The Lazarus Group, a cyber terrorism group that may suspect to have ties with the North Korean government, is allegedly ramping up its efforts to steal cryptocurrencies from unsuspecting victims.
Earlier this week, local news source Daily NK reported that the group has significantly bolstered its efforts to steal cryptocurrencies. This is coming at a time when the coronavirus has caused cyber attacks to rise sporadically. Citing a report from EST Security – a cybersecurity firm located in Seoul – Daily NK reported that the Lazarus Group has now entered into the class of Adaptive Persistent Threats (APT).
An Introduction to APTs
APTs are a unique form of cyber terrorists that gain entry into software systems. Ideally, the invaders remain unknown for a period. APTs conduct their cybercrimes to steal information, instead of just causing harm to the computer network. Per the report, the cyber terrorism group has especially turned its focus to entities that have traded digital currencies. The firm is reportedly also targeting several members of the crypto space, including miners and crypto hedge funds.
EST Security has now sent a warning that these attacks can take any shape. They could be as benign as you could imagine, but they can also cause severe financial damage.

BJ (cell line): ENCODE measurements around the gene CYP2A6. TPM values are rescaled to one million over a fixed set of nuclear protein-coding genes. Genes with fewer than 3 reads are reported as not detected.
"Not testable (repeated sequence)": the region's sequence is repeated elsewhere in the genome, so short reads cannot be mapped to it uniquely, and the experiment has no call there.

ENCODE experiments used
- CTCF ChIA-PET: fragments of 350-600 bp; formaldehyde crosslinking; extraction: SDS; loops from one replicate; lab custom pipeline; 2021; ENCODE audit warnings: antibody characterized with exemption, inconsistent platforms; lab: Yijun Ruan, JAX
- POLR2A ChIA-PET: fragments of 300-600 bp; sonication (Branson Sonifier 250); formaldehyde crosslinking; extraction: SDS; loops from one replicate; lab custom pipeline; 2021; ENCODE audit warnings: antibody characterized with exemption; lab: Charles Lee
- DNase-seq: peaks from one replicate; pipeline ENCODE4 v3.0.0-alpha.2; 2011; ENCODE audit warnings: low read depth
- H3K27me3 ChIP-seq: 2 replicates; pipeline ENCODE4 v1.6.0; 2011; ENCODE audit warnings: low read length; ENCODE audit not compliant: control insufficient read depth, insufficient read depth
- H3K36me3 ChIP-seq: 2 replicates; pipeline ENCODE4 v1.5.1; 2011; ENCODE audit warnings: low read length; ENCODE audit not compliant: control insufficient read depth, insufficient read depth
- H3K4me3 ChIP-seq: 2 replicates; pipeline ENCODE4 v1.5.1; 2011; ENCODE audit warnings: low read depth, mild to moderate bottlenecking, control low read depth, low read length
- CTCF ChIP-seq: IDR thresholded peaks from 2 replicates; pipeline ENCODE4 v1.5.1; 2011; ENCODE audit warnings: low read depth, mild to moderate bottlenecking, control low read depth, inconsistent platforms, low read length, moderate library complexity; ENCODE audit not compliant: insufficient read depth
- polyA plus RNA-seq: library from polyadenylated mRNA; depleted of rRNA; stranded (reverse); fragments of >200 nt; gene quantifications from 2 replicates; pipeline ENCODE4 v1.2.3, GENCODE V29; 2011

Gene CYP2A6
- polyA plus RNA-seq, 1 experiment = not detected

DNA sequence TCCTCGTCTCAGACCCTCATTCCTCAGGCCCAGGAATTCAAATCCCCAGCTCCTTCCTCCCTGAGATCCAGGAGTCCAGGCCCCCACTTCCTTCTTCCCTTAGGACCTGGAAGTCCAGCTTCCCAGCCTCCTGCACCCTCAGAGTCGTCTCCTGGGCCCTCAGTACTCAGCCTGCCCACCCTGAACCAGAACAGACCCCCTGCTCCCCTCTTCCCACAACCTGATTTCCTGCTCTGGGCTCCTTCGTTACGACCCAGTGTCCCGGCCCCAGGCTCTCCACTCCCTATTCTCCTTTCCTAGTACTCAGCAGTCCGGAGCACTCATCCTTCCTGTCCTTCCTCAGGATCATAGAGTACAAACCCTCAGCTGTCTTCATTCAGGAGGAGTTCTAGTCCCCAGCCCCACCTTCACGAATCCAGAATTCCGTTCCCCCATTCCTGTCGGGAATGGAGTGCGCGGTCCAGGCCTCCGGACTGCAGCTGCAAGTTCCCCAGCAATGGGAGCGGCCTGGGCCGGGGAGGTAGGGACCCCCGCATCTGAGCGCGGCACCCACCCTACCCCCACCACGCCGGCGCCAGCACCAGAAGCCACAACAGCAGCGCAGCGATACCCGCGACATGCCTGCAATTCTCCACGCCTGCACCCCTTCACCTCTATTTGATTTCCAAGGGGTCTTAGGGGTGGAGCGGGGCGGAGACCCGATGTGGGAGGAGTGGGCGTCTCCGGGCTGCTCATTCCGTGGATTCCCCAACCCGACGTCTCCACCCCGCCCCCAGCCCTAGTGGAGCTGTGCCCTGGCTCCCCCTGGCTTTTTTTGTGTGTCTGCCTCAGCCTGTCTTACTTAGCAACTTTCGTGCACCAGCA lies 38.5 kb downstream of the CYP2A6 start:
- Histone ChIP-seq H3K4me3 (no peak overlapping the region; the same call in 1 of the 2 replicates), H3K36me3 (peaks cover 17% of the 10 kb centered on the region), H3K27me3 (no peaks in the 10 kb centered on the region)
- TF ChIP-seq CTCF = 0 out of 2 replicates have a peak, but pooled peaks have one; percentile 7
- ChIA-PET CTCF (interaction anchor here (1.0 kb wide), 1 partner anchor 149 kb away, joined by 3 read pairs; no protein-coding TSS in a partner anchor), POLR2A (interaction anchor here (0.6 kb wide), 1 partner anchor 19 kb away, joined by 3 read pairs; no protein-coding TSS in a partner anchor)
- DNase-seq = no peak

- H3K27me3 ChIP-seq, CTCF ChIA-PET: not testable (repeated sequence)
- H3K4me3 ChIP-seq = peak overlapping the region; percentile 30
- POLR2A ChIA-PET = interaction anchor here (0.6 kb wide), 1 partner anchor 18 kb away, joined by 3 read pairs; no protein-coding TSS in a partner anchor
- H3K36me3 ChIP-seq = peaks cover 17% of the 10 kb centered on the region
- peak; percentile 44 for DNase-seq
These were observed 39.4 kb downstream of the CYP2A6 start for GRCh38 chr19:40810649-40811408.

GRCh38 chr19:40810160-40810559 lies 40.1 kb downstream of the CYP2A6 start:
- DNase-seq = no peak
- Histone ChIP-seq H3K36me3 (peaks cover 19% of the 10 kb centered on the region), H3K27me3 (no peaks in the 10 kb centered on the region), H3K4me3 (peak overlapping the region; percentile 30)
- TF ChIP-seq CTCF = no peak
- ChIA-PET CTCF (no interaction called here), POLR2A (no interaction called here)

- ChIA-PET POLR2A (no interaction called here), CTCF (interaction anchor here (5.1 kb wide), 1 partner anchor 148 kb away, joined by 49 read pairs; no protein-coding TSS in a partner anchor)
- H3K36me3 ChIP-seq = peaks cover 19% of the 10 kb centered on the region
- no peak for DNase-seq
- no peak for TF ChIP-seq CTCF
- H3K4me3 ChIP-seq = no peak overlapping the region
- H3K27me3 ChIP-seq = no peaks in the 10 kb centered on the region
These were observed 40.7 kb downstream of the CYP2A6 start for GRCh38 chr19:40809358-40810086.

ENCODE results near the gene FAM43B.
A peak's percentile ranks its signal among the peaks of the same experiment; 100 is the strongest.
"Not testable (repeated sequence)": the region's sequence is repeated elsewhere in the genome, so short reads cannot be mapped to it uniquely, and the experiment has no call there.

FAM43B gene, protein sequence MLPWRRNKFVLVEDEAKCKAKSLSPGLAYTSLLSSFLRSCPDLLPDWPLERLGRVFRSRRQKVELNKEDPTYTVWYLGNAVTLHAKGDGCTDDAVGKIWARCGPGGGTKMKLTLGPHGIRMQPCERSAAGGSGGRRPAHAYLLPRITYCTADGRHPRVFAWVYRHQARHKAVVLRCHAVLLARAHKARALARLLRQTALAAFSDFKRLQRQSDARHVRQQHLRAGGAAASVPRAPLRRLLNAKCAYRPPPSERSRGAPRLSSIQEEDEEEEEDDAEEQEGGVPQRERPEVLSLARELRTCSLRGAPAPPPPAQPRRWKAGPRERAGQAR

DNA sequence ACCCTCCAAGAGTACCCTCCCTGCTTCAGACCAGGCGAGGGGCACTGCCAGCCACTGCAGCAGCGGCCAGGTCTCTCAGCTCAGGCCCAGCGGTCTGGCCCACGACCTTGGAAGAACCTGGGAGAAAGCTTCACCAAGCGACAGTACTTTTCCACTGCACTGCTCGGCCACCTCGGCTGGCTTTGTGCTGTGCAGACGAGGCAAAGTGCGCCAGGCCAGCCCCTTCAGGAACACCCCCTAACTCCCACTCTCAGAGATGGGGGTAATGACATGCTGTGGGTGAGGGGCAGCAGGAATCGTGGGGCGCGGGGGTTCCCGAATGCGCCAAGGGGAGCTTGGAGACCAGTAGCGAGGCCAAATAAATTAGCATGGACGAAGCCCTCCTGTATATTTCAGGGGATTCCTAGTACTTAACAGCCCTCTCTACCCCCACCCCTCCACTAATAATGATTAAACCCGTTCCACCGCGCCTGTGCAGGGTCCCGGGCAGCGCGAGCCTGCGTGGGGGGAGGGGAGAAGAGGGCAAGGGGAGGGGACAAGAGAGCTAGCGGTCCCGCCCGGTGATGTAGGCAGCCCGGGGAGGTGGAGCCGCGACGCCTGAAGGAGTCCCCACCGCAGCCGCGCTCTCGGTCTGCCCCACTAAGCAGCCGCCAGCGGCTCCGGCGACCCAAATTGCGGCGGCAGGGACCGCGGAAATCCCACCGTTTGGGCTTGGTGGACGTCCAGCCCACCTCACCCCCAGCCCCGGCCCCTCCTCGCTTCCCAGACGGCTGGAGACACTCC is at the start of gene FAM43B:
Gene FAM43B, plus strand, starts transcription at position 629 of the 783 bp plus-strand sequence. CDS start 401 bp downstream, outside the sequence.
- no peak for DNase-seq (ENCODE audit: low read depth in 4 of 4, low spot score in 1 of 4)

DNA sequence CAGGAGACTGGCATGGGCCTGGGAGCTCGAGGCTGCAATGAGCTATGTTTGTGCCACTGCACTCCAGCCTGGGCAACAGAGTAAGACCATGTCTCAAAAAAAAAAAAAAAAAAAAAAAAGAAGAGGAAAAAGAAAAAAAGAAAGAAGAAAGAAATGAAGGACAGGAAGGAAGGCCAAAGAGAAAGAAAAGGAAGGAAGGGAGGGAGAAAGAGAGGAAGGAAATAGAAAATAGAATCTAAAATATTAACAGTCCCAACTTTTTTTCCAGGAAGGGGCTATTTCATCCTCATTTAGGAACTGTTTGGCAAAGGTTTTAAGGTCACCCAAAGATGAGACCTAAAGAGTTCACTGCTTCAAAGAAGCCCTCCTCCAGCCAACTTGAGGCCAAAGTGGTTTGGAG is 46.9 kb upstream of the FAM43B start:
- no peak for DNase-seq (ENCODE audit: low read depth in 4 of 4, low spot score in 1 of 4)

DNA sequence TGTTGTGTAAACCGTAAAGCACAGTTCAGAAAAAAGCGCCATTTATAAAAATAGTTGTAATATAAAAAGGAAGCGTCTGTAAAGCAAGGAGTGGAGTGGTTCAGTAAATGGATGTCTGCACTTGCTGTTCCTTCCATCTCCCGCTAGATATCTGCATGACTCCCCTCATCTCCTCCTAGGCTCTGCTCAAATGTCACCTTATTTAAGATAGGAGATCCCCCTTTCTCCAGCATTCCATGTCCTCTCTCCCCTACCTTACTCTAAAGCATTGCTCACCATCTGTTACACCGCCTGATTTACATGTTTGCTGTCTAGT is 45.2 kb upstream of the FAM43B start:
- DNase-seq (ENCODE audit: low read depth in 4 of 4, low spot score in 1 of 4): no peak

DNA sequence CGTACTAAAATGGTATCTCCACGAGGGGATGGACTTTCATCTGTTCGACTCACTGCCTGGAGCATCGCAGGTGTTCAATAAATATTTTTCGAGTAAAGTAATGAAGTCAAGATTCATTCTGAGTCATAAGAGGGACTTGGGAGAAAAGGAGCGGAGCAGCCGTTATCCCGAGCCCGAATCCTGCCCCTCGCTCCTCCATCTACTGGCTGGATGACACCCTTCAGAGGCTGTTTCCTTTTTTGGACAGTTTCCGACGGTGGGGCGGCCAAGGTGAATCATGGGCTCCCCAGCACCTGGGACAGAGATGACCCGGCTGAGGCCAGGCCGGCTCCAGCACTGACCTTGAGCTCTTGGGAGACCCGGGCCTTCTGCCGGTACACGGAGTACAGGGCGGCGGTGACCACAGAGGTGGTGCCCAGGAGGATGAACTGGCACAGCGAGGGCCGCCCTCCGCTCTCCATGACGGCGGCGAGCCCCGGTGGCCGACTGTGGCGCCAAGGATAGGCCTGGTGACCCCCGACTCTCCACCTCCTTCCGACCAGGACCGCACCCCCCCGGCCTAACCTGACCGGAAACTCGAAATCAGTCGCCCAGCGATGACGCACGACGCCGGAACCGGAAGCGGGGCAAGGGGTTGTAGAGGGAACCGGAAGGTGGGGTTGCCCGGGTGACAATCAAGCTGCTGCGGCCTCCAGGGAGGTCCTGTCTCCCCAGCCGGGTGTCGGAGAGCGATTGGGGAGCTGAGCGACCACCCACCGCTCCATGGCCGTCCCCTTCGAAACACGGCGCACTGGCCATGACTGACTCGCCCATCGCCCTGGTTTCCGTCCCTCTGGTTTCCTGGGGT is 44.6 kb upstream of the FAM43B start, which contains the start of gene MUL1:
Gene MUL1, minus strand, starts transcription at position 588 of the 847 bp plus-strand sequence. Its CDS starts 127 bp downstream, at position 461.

Per the release, the espionage group uses corrupted emails in these attacks, especially on companies in the e-payment sector. EST Security has warned that hackers could also attach malicious documents to their mails. The documents come in the guise of software creation contracts from blockchain companies. Once opened, they corrupt the files on victim computers by sending trojan bugs into the systems.
The statement also confirmed that the Lazarus Group hasn’t confined its activities to South Korea alone. At the same time, the group appears to be targeting transactions that may generate foreign currencies.
North Korea Denies Lazarus Group Links
Of course, this isn’t the first time that the Lazarus Group will have a link to cybercrimes. Back in 2014, Forbes reported that the criminal organization had successfully attacked Sony Pictures. The infamous group has also gotten affiliated with the cyber attack on a Bangladeshi bank in 2016.
According to an analysis from “National Strategy for Combating Terrorist and Other Illicit Financing 2020”, from 2017 to 2018, the cyber-terrorist group was among three other hacker groups in North Korea that stole a total of $571 million in cryptocurrency from five Asian crypto exchanges.
Despite the group’s affiliations to the North Korean government, however, Pyongyang has vehemently denied any wrongdoing. Last year, the United Nations reported that the group had stolen up to $2 billion on behalf of the North Korean government. As Reuters explained, the Kim administration reportedly used the funds to bankroll its weapons program, as it had seen a shortfall of funds due to crippling economic sanctions.
The North Korean government eventually came out to hit back against the reports. The country’s state-run KCNA news agency reportedly ran a report claiming that such allegations were simply tactics to tarnish the government’s reputation.